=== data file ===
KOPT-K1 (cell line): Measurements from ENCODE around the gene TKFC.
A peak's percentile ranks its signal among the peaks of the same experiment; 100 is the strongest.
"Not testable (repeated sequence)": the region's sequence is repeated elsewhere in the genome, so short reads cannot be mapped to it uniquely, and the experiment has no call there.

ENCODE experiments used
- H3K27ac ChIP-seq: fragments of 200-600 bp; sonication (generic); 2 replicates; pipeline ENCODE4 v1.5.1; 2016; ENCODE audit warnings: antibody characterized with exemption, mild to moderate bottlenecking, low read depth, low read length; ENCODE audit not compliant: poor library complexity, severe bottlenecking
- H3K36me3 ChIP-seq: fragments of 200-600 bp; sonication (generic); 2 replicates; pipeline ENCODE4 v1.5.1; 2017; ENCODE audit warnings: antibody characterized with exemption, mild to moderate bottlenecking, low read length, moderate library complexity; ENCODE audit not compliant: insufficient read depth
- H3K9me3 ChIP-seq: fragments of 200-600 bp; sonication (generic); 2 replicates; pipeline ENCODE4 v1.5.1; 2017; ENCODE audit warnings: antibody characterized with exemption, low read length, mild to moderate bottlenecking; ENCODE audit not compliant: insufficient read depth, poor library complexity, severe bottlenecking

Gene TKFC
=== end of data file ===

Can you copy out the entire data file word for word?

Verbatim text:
KOPT-K1 (cell line): Measurements from ENCODE around the gene TKFC.
A peak's percentile ranks its signal among the peaks of the same experiment; 100 is the strongest.
"Not testable (repeated sequence)": the region's sequence is repeated elsewhere in the genome, so short reads cannot be mapped to it uniquely, and the experiment has no call there.

ENCODE experiments used
- H3K27ac ChIP-seq: fragments of 200-600 bp; sonication (generic); 2 replicates; pipeline ENCODE4 v1.5.1; 2016; ENCODE audit warnings: antibody characterized with exemption, mild to moderate bottlenecking, low read depth, low read length; ENCODE audit not compliant: poor library complexity, severe bottlenecking
- H3K36me3 ChIP-seq: fragments of 200-600 bp; sonication (generic); 2 replicates; pipeline ENCODE4 v1.5.1; 2017; ENCODE audit warnings: antibody characterized with exemption, mild to moderate bottlenecking, low read length, moderate library complexity; ENCODE audit not compliant: insufficient read depth
- H3K9me3 ChIP-seq: fragments of 200-600 bp; sonication (generic); 2 replicates; pipeline ENCODE4 v1.5.1; 2017; ENCODE audit warnings: antibody characterized with exemption, low read length, mild to moderate bottlenecking; ENCODE audit not compliant: insufficient read depth, poor library complexity, severe bottlenecking

Gene TKFC